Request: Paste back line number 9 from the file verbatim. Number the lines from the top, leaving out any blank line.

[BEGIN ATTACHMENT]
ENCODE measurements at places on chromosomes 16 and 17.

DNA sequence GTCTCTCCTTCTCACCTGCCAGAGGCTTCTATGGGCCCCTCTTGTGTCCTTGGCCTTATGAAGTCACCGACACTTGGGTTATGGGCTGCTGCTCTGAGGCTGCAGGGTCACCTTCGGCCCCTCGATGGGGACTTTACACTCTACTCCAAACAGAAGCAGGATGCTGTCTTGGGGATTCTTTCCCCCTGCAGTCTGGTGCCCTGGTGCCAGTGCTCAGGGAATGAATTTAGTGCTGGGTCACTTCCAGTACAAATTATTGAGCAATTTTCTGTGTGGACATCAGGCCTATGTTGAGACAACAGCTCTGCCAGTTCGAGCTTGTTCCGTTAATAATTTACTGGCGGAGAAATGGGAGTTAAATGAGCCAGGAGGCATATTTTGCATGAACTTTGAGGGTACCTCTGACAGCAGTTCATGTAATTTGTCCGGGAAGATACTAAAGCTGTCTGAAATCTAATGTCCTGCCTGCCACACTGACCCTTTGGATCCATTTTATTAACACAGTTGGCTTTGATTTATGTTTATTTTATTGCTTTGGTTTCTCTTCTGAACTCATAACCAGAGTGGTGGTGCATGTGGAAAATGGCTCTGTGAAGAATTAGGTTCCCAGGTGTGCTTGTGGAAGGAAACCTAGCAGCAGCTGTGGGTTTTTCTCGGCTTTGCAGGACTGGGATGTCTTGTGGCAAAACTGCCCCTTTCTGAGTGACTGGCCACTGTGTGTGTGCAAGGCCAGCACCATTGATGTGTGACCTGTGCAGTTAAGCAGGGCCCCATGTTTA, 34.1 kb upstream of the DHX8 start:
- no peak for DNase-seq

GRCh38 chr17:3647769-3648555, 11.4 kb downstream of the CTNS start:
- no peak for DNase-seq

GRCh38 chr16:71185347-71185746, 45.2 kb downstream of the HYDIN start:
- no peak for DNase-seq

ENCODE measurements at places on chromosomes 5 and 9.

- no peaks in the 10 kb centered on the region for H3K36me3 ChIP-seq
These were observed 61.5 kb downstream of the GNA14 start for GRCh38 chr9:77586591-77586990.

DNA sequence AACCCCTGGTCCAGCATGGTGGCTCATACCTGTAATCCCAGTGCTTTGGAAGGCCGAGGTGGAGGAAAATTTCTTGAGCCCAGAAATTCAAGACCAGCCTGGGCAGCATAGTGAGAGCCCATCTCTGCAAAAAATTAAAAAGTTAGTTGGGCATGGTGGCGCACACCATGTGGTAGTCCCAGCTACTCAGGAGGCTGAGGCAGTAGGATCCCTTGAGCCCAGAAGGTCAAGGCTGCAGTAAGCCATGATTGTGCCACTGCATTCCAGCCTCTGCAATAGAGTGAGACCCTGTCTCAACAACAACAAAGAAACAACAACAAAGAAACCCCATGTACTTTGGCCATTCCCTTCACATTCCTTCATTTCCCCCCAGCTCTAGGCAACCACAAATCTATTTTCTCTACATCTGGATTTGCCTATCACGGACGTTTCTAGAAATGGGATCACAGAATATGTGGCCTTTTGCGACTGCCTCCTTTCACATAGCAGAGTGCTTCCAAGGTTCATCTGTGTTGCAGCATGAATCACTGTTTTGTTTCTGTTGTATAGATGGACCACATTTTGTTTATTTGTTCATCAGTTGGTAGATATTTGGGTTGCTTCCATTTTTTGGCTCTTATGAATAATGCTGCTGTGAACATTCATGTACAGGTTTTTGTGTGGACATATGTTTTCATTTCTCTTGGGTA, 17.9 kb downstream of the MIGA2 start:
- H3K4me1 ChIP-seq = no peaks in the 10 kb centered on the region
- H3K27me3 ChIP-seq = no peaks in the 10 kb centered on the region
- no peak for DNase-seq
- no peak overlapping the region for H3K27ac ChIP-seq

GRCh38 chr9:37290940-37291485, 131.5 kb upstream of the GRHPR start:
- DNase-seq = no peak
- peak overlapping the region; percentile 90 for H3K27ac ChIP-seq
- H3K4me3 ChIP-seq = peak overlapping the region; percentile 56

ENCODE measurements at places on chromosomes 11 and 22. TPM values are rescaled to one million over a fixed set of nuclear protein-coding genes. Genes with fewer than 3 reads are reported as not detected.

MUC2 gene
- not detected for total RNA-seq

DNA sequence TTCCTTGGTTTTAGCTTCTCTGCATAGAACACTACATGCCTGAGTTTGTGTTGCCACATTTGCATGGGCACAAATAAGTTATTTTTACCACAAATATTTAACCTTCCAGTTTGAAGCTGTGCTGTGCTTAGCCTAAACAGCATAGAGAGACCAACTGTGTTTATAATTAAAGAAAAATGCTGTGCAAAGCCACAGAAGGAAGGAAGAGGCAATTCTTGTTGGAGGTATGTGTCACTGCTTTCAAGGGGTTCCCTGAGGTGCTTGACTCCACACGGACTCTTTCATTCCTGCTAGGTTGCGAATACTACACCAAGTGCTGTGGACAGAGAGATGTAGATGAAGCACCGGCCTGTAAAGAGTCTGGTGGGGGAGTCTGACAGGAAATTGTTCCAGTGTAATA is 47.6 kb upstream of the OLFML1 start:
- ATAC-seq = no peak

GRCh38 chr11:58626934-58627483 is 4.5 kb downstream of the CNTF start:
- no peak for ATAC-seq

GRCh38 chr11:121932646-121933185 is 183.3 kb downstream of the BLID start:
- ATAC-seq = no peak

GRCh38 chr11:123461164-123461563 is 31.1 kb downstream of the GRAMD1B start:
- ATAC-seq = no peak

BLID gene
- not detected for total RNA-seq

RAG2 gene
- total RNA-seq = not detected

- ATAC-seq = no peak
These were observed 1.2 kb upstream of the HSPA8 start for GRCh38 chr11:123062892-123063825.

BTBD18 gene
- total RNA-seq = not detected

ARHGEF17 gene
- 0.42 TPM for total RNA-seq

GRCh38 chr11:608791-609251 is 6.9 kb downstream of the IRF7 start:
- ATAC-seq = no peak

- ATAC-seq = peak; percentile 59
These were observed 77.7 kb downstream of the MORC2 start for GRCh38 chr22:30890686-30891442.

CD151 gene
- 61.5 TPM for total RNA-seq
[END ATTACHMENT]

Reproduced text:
- no peaks in the 10 kb centered on the region for H3K36me3 ChIP-seq